Nimac, Nicosia, Cyprus, 2018


Nimac, Nicosia, Cyprus, 2018


Parachuters, 2018, Over The Horizon


Flamingos, 2018, Over The Horizon


Nimac, Nicosia, Cyprus, 2018


Nimac, Nicosia, Cyprus, 2018


Nimac, Nicosia, Cyprus, 2018


Nimac, Nicosia, Cyprus, 2018


Antenna (PLUTO II OTH), 2018, Over The Horizon


Nimac, Nicosia, Cyprus, 2018


Radar station, 2018, Over The Horizon



Nimac, Nicosia, Cyprus, 2018


View 1, 2018, Over The Horizon


Nimac, Nicosia, Cyprus, 2018


View 3, 2018, Over The Horizon


Nimac, Nicosia, Cyprus, 2018


View 5, 2018, Over The Horizon

Over The Horizon, 2018
Nimac, Nicosia Municipal Arts Centre

In the framework of: Drone Vision: Surveillance, Warfare, Protest. A collaboration between Nimac in Nicosia, Hasselblad Centre in Gothenburg and the Zahoor Ul Akhlaq Gallery of the National College of Arts in Lahore, 2018.

Stelios Kallinikou’s project revolves around one of the fundamental axis of our times: surveillance. The project develops the photographer’s interest in exploring issues that touch upon the country’s history whilst thinking about the nature of the photographic medium. The colonial past of the island is once again the starting point. Kallinikou climbs to the top of the castles of Pentadaktylos, which were built by the Byzantines in the 11thcentury BC, used by the Franks and destroyed by the Venetians. The ascend of the photographer to the top of the mountain through physical effort carries special importance. The position of power is conquered by and with the body and the camera remains attached to the photographer, acting as an extension of the hand. Kallinikou therefore climbs to the top of the castles and activates his gaze upon the plains, the mountain tops and the seas, as a guard in the Middle ages would do. The difference is that he is not armed with a spear and a bow but with a camera. This is contrasted to one of the crucial elements that characterize drone technology, which holds vast implications –namely, that they assume their position without having the limitations of the human body. At the same time, he focuses on the surveillance equipment HAARP (High Frequency Active Auroral Research Project) found at the British sovereign bases in the areas of Akrotiri and Troodos. Like a colonial heritage prevalent in the Cypriot landscape, this equipment creates aerial webs for gathering information. These complicated mechanisms, whilst being geographically located in Cyprus, expand their operations to unknown lengths and breadths, determining new spectral borders.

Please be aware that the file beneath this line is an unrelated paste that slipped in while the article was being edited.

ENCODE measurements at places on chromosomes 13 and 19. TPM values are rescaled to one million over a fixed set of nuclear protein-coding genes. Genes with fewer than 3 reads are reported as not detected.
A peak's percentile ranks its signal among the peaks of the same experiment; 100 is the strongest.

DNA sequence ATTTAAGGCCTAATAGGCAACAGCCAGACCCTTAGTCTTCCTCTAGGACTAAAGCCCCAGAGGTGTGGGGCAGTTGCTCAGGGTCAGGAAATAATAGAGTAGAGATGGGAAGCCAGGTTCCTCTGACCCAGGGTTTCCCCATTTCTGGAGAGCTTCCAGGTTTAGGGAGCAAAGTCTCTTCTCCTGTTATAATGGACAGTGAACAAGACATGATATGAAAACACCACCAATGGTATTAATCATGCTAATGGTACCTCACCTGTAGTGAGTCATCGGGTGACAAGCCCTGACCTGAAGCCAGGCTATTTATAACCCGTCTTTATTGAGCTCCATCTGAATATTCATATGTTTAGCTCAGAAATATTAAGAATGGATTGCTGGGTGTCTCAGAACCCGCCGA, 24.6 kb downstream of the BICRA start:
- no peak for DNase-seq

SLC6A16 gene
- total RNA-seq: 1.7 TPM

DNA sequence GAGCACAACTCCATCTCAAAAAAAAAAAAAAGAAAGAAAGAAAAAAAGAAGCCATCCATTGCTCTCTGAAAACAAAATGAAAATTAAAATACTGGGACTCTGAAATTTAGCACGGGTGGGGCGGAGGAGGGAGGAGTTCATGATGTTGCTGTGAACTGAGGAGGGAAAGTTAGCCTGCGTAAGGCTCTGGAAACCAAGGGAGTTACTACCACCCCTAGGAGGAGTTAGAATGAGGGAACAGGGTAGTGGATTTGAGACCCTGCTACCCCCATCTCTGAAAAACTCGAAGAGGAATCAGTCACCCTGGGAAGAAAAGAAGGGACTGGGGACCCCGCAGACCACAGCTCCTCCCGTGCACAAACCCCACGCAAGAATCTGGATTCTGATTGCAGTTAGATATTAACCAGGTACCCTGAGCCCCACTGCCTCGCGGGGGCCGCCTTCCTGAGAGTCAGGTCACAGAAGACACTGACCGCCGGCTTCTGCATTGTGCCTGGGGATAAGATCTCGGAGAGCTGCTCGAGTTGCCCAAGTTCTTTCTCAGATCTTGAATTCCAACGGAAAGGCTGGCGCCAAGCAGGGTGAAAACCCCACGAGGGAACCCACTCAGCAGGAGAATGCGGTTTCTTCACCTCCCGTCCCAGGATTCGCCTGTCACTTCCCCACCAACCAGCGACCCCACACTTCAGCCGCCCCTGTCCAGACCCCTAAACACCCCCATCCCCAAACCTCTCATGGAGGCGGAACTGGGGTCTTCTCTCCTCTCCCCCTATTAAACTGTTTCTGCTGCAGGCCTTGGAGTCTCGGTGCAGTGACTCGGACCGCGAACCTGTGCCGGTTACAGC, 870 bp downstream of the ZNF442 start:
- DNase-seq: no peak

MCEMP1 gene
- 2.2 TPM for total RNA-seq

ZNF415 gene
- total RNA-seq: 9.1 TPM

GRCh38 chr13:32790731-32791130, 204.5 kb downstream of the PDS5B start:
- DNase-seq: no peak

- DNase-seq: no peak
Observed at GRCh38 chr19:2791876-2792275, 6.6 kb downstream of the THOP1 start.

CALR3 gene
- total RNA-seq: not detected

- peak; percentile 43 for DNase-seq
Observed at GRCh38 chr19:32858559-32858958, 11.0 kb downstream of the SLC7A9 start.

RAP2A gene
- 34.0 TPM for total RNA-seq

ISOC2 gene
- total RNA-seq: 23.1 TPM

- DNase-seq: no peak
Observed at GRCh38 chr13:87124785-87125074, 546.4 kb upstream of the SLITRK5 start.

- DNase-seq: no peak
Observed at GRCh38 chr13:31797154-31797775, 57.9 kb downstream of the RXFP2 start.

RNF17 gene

For more information read exhibition essay by Dr. Yiannis Toumazis